Compact fiber laser for 589 nm laser guide star generation
D.M. Pennington, J.W. Dawson, A. Drobshoff, S. Payne, D. Bonaccini, W. Hackenberg, L. Taylor
CLEO/Europe. 2005 Conference on Lasers and Electro-Optics Europe, 2005.
Laser guide stars are crucial to the broad use of astronomical adaptive optics, because they facilitate access to a large fraction of possible locations on the sky. Lasers tuned to the 589 nm atomic sodium resonance can create an artificial beacon at altitudes of 95-105 km, thus coming close to reproducing the light path of starlight. The deployment of multiconjugate adaptive optics on large aperture telescopes world-wide will require the use of three to nine sodium laser guide stars in order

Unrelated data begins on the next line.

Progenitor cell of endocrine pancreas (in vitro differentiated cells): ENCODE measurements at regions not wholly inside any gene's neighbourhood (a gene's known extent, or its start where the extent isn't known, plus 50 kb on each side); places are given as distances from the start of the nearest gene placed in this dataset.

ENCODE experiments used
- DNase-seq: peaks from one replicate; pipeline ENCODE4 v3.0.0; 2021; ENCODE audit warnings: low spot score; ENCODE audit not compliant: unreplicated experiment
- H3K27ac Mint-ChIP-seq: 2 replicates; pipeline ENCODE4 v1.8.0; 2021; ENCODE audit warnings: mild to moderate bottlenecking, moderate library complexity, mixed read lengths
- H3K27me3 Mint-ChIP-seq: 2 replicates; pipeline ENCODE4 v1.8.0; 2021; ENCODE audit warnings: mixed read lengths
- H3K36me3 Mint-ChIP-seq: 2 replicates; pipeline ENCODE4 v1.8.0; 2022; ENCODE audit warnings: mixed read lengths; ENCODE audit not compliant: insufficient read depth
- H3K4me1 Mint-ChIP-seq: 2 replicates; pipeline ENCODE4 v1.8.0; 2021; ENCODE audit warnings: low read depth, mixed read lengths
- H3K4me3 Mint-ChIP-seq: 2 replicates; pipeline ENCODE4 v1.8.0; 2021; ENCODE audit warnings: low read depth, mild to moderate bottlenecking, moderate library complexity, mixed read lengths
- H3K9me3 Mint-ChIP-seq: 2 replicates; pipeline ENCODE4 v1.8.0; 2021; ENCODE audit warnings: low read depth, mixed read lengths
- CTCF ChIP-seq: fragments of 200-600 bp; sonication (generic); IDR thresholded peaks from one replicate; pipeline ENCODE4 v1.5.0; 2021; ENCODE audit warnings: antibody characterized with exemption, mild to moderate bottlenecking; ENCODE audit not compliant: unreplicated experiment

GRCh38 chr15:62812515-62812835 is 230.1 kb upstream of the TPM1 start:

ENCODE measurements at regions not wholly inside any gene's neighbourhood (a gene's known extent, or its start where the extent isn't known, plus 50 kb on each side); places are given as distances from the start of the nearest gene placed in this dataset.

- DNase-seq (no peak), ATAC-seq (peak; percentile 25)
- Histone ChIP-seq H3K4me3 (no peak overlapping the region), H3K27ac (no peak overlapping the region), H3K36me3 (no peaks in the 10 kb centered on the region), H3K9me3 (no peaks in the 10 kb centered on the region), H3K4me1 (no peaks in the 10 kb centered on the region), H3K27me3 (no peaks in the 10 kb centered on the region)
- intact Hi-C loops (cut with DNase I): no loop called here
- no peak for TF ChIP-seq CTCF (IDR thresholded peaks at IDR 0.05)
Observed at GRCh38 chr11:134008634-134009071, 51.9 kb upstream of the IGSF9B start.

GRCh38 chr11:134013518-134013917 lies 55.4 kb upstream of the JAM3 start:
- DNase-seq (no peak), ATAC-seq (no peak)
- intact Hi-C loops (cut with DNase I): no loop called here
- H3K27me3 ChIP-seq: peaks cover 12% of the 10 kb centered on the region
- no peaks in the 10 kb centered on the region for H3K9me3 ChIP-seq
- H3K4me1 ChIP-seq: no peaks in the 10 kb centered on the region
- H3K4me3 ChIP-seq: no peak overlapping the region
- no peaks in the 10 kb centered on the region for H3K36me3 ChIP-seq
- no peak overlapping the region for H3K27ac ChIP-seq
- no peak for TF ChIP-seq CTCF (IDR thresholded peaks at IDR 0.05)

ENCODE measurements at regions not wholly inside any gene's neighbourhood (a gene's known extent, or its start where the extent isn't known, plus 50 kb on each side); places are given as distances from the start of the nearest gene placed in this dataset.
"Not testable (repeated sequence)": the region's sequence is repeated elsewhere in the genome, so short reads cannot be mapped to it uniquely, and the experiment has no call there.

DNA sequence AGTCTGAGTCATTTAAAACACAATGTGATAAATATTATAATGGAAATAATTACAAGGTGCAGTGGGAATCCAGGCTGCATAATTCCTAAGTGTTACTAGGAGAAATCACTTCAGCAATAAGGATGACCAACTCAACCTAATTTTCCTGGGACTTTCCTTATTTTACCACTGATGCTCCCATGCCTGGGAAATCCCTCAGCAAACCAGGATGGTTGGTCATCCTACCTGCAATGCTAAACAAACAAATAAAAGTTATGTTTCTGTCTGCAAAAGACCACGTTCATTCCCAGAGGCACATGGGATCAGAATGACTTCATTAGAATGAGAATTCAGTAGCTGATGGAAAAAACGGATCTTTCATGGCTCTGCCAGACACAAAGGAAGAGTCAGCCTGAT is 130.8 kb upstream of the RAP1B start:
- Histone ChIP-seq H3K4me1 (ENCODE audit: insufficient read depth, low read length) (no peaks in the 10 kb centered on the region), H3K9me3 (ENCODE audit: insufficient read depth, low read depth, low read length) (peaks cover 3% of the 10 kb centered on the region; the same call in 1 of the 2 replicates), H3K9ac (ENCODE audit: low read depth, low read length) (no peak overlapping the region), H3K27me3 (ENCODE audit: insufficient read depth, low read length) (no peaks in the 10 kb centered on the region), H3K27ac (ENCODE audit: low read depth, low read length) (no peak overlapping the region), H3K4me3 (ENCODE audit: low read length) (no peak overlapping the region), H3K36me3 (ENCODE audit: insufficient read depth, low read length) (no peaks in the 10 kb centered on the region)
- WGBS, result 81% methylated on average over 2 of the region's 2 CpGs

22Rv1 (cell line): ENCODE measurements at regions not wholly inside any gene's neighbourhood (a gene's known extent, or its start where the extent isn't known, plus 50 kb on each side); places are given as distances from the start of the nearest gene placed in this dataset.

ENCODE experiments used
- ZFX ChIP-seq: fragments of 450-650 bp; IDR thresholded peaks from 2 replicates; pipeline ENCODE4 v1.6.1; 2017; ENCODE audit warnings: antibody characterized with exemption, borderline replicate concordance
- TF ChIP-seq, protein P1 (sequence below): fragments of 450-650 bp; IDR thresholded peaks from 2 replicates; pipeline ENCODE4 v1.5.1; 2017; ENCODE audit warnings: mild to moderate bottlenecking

... achieve uniform correction over the aperture with a high Strehl value. Current estimates place the minimum required laser power at > 10 W per laser for a continuous wave source, though a pulsed format, nominally 6 μs in length at ~ 16.7 kHz, is currently preferred as it would enable tracking the laser through the Na layer to mitigate spot elongation. The lasers also need to be compact, efficient, robust and turnkey. We are developing an all-fiber laser system for generating a 589 nm source for laser-guided adaptive optics. Fiber lasers are more compact and insensitive to alignment than their bulk laser counterparts, and the heat-dissipation characteristics of fibers, coupled with the high efficiencies demonstrated and excellent spatial mode characteristics, make them a preferred candidate for many high power applications. Our design is based on sum-frequency mixing an Er/Yb:doped fiber laser operating at 1583 nm with a 938 nm Nd:silica fiber laser in a periodically poled crystal to generate 589 nm. We have demonstrated 14 W at 1583 nm with an Er/Yb:doped fiber laser, based on a Koheras single frequency fiber oscillator amplified in an IPG Photonics fiber amplifier. The Nd:silica fiber laser is a somewhat more novel device, since the Nd 3+ ions must operate on the resonance transition (i.e. 4 F 3/2 -4 I 9/2 ), while suppressing ASE losses at the more conventional 1088 nm transition. Optimization of the ratio of the fiber core and cladding permits operation of the laser at room temperature by minimizing the 1088 nm gain, along with induced bend loss. A 938 nm seed beam is provided by a 0.2 W diode laser, frequency broadened to 400 MHz by DC modulating the diode. This seeds a two stage double-clad, Nd:doped fiber amplifier, producing 16 W of 938 nm light with M 2~ 1.05. Over 3.5 W at 589 nm in continuous wave (CW) format has been generated by sumfrequency mixing the two lasers in periodically poled potassium dihydrogen phosphate (PPKTP). To convert the system to a pulsed format, we added amplitude modulators after both the 1583 nm and 938 nm oscillators and a pre-amplifier in each line to restore the average power to the level prior to modulation. Frequency mixing is simplified by using a pulsed format as the higher peak power facilitates more efficient conversion. To date we have demonstrated 3.8 W at 589 nm in periodically poled stoichiometric lithium tantalate (PPSLT) using a 1 μs pulse length and a 10% duty cycle. Additional bandwidth, pre-compensation for square pulse distortion (SPD) and polarization maintaining amplifier fiber is currently being implemented to enable scaling to higher output power and lower repetition rate. Details of these experiments, system design and performance will be presented.